Ancient Rome And Modern Rome Essay

Ancient Rome And Modern Rome Essay

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At first the Ancient Rome and Modern Rome paintings look vaguely similar. They both are a painting of an enormous room with various paintings filling every square inch of it. Ancient Rome presents Rome with all of its famous monuments, sculptures, and statues as a way to illustrate the accomplishments of their time. While Modern Rome introduces the new buildings, monuments, and statues as Rome’s new accomplishment and even the possibility of new ideas. Both paintings resemble each other quite similarly in their setting of frames, lighting, the drape covering parts of the gallery, and the people present in the painting. Giovanni Panini interestingly created with these two paintings as mirrors inside a museum, illustrating how a museum appears to be while these paintings themselves are in a museum.
The Ancient Rome painting illustrates a gallery of various paintings, which include the accomplishments and monuments of Ancient Rome. It includes paintings of the Colosseum, the Pantheon, the Arc of Constantine, and sculptures of Laocoon, Hercules and many others. This painting serves as a gallery, where there are some people admiring the pieces of art and some appear to be drawing. Among the men included in the painting, Giovanni Panini included himself—standing behind the chair— and the man, Count de Stainville—in the center holding the book—whom he painted it for. Interesting enough, the men in the painting whose gazes cut through the painting and are directed towards the viewer, are the men who have real identities in real life. These two men are starring back onto the outside world, where they belong. While the other men, who have no identity, let alone any real purpose in the painting, are distracted by the paintings. Beyond the m...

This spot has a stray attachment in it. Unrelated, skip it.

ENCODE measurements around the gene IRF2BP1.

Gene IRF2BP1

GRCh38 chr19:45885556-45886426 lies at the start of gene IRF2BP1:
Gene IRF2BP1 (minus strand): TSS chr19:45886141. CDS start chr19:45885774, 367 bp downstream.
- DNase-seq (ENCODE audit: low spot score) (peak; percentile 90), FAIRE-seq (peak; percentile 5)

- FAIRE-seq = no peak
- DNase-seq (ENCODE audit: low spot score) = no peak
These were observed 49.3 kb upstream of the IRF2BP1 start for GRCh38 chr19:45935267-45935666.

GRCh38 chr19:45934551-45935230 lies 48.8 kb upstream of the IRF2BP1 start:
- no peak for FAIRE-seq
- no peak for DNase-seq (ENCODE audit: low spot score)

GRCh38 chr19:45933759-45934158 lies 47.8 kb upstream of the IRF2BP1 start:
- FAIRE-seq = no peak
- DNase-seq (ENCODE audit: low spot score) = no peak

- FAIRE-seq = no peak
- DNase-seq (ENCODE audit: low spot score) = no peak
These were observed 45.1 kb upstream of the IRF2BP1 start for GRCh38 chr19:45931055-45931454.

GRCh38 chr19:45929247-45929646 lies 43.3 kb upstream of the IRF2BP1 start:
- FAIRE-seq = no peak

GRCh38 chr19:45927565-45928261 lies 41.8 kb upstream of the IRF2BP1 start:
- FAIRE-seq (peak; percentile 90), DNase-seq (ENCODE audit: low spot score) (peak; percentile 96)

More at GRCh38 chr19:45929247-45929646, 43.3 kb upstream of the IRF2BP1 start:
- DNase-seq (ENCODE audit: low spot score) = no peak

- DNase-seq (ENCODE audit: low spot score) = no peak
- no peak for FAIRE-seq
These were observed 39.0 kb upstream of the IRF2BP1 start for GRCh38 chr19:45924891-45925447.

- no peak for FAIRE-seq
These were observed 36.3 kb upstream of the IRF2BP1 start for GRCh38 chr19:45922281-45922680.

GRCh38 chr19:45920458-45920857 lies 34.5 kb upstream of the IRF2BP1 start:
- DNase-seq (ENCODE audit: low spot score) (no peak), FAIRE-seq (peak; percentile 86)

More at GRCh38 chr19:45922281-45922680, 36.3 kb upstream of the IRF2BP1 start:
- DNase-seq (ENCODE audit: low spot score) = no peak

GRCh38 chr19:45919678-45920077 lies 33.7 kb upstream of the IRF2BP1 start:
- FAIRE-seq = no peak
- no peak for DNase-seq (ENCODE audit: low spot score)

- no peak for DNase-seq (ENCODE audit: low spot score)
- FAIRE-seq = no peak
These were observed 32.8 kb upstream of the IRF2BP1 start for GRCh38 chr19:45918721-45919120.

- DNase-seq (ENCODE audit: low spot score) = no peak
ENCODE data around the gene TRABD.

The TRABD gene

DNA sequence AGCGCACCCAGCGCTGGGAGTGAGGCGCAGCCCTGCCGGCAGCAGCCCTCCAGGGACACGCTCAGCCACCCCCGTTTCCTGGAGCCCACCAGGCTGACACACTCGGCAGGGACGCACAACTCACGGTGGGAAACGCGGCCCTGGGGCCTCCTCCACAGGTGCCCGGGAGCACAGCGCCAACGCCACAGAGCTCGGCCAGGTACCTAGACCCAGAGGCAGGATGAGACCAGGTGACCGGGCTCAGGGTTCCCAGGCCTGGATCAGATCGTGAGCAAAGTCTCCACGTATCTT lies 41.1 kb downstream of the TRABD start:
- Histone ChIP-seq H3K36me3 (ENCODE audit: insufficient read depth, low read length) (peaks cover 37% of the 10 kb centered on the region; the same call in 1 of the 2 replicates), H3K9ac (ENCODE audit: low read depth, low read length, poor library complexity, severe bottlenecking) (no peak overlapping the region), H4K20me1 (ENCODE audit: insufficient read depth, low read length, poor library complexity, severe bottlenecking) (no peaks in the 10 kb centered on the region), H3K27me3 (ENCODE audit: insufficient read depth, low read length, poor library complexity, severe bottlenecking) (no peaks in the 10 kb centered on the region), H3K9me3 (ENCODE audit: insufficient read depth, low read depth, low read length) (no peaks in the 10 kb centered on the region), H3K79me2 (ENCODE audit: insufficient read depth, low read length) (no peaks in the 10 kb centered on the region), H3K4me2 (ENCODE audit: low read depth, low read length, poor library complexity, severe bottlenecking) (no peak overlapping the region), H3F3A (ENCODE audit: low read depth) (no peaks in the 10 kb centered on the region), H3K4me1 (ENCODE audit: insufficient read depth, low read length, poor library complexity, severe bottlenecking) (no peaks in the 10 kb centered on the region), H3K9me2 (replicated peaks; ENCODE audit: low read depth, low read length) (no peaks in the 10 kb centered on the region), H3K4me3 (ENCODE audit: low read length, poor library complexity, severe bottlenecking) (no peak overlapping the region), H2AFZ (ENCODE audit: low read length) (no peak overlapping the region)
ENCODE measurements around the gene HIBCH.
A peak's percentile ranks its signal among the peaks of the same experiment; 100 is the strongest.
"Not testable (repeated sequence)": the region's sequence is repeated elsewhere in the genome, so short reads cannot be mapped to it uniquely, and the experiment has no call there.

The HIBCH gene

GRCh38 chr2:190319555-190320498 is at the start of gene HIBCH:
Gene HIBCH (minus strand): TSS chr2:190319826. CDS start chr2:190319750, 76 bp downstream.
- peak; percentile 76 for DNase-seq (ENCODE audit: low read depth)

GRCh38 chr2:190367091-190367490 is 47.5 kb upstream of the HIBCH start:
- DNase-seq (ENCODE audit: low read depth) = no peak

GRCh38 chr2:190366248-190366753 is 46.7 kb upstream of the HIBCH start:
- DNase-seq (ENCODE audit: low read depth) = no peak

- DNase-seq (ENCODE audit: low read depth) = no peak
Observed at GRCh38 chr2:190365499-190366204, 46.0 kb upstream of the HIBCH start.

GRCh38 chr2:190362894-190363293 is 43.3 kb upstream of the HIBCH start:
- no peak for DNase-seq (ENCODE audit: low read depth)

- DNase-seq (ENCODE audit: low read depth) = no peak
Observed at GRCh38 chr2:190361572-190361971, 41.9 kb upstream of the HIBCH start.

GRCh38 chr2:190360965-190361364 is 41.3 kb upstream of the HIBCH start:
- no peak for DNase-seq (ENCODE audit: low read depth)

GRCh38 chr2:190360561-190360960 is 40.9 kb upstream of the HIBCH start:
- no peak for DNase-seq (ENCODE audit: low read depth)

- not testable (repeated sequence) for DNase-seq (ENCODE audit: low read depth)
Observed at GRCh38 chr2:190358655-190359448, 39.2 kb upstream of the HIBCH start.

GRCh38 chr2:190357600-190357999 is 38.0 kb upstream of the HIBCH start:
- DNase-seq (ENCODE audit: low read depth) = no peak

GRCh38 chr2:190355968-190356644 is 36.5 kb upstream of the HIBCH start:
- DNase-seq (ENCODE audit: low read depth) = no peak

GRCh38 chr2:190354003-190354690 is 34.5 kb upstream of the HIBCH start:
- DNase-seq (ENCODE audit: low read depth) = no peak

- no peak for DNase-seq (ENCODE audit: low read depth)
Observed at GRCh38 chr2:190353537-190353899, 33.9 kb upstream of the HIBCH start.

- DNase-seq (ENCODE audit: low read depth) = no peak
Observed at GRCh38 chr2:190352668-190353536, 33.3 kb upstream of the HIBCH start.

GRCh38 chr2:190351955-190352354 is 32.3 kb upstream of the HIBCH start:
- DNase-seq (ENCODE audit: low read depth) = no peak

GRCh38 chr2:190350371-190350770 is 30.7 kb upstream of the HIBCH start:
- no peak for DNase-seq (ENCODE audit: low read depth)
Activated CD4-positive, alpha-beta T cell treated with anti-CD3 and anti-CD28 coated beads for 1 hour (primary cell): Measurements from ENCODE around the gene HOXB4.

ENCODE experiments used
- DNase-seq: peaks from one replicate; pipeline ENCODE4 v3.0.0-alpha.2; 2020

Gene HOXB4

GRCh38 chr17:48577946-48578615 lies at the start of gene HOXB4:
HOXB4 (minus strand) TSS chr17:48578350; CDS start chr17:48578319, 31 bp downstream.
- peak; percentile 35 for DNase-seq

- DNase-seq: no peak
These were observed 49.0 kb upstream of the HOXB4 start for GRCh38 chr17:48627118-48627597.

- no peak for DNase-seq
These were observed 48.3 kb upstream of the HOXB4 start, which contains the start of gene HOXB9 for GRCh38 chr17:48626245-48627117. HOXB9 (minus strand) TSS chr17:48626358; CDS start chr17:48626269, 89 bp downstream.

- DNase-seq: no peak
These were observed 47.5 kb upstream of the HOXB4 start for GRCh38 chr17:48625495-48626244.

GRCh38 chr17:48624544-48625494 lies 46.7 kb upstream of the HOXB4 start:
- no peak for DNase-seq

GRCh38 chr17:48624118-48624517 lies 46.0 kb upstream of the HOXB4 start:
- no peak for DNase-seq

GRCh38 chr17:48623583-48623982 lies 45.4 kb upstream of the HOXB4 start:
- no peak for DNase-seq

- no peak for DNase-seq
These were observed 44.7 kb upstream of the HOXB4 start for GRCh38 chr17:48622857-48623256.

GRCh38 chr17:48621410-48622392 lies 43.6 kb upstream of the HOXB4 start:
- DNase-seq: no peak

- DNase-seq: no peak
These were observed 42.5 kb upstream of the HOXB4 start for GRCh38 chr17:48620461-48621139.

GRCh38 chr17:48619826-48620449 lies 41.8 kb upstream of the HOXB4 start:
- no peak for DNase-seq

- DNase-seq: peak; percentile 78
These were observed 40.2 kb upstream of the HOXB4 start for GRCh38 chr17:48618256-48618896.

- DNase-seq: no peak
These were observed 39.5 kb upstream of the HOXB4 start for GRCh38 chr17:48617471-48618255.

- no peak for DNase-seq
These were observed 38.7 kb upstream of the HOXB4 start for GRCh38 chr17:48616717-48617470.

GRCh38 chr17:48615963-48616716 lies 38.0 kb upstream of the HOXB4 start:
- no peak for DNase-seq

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...king that it was the same painting. I found it odd that they were not directly next to each other, considering that they are pendants and particularly related to each other.
The mirroring effect that these paintings evoke create a sense of self-realization in a museum. The men’s gaze directed at the viewer illustrate the connection of the outside world, the audience, in accordance with the realm of illustration and ideas, the painting itself. Giovanni Panini intertwined paintings inside a painting, along with various pieces of art within a single piece of art. The Ancient Rome and Modern Rome represent more than just a gallery filled with paintings and sculptures, it’s beyond what we, the viewer, can initially think about. It’s about the captivating details, which are repeated throughout the paintings, which emphasize Panini’s idea of the mirror reflecting itself.

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